I’ve spent most of my life as a student of one kind or another, and I owe an enormous debt to my best teachers, mentors and coaches, who didn’t just teach math or English or running or knot-tying, but living. These people changed me from the inside-out, and they pointed to something and someone beyond themselves. They embodied passion and compassion, and were concerned with teaching the whole person, not just the brain. I should also point out that I’ve also had teachers who never finished high school or held an academic degree, who have taught me about leadership, humility, stamina, praying, and grace.

There are some shortcomings of this atonement theory, of course. It can trade some of God’s sovereignty and grace for a more “up-by-the-bootstraps” image of applying yourself to your studies. It can leave open the possibility of separating the importance of the teacher (Jesus) from content of what is taught. It privileges Jesus’ life and ministry over his death and resurrection. I do see these as common shortcomings in liberal Christianity, but I don’t think they are unsolvable problems. I think at most it just takes clarification of what “teaching” means.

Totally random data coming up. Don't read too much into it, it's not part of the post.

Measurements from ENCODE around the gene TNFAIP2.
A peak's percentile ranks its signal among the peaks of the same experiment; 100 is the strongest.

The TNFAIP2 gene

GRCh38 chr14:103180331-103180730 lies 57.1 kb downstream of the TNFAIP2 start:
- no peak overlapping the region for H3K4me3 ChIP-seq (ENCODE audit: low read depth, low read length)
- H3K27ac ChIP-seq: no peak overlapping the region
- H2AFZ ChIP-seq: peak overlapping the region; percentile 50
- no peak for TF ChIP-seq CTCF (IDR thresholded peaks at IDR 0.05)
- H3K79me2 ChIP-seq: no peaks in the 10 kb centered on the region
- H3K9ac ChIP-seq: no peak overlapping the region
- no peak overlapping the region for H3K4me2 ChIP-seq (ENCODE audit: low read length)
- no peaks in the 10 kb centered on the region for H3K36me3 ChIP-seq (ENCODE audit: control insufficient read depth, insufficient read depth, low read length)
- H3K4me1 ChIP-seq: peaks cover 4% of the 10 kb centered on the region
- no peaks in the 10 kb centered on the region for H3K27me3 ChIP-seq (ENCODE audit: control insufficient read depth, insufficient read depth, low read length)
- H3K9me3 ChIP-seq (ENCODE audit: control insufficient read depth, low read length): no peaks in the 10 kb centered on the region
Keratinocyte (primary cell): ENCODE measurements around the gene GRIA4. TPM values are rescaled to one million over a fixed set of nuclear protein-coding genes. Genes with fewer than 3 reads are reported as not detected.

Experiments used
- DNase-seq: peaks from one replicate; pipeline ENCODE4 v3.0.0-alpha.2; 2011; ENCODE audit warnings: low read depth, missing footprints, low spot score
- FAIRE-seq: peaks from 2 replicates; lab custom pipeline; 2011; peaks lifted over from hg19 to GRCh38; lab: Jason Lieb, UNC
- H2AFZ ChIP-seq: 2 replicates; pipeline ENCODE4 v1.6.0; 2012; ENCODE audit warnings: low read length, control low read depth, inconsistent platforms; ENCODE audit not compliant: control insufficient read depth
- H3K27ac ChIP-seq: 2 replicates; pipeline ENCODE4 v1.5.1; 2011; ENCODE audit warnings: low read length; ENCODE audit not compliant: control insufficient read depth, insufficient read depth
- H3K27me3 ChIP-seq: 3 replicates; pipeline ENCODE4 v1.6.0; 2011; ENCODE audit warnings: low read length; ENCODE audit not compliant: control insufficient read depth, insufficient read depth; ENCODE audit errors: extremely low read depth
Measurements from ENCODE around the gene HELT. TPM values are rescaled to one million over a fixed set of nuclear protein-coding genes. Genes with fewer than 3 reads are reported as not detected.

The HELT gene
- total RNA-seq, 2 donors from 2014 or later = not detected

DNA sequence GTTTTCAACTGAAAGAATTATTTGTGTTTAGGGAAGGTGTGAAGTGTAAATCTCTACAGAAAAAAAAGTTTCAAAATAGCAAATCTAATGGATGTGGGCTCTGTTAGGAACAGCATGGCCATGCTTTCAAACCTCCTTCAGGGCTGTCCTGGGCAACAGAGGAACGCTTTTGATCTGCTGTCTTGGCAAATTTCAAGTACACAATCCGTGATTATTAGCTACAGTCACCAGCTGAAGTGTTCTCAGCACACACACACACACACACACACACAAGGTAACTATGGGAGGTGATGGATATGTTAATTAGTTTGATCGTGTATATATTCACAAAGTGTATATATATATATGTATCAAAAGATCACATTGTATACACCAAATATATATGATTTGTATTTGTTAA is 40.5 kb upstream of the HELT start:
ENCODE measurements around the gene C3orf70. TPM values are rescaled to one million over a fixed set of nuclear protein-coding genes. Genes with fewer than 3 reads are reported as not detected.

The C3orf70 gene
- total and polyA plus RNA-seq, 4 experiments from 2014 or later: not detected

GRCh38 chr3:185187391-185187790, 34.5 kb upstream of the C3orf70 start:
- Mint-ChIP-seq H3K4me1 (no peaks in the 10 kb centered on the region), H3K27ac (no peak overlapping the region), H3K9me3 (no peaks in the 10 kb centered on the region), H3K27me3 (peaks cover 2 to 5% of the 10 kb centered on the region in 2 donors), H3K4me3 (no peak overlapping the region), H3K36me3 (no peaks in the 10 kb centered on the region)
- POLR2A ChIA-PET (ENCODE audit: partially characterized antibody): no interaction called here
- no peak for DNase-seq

If presented well, the moral teacher theory can make people passionate about studying the Bible and learning about Jesus. I didn’t really fall in love with Jesus until I realized that the parables can be read as jokes. Once I learned that Jesus used humor, I started seeing his wit all around, and I thought, “Now here’s a character I can follow and believe in.”

Even though it’s not my preferred way to talk about Jesus and atonement, I think lots of Christians should give the moral teacher theory a second look. The disciples were students of The Way, and thinking about atonement this way can connect us with their tradition. It can also connect us both to more Eastern ways of doing theology and to critical academia.

If it helps us respect teachers more, so much the better—because they aren’t “just” teachers, either.

God Shows No Partiality Promotion

My book God Shows No Partiality will be available for Kindle for free from Sunday, March 10 until Thursday, March 14 (Pi day!). If you haven’t read it, pick it up! If you have read it, spread the word and change the conversation! It’s high time people knew and reclaimed this slogan from the New Testament.

If you don’t have a Kindle, you can always come by our worship service and pick up a hard copy for free—then you can pass it on to someone else when you are done.

A free study guide (which is a work in progress) is available here.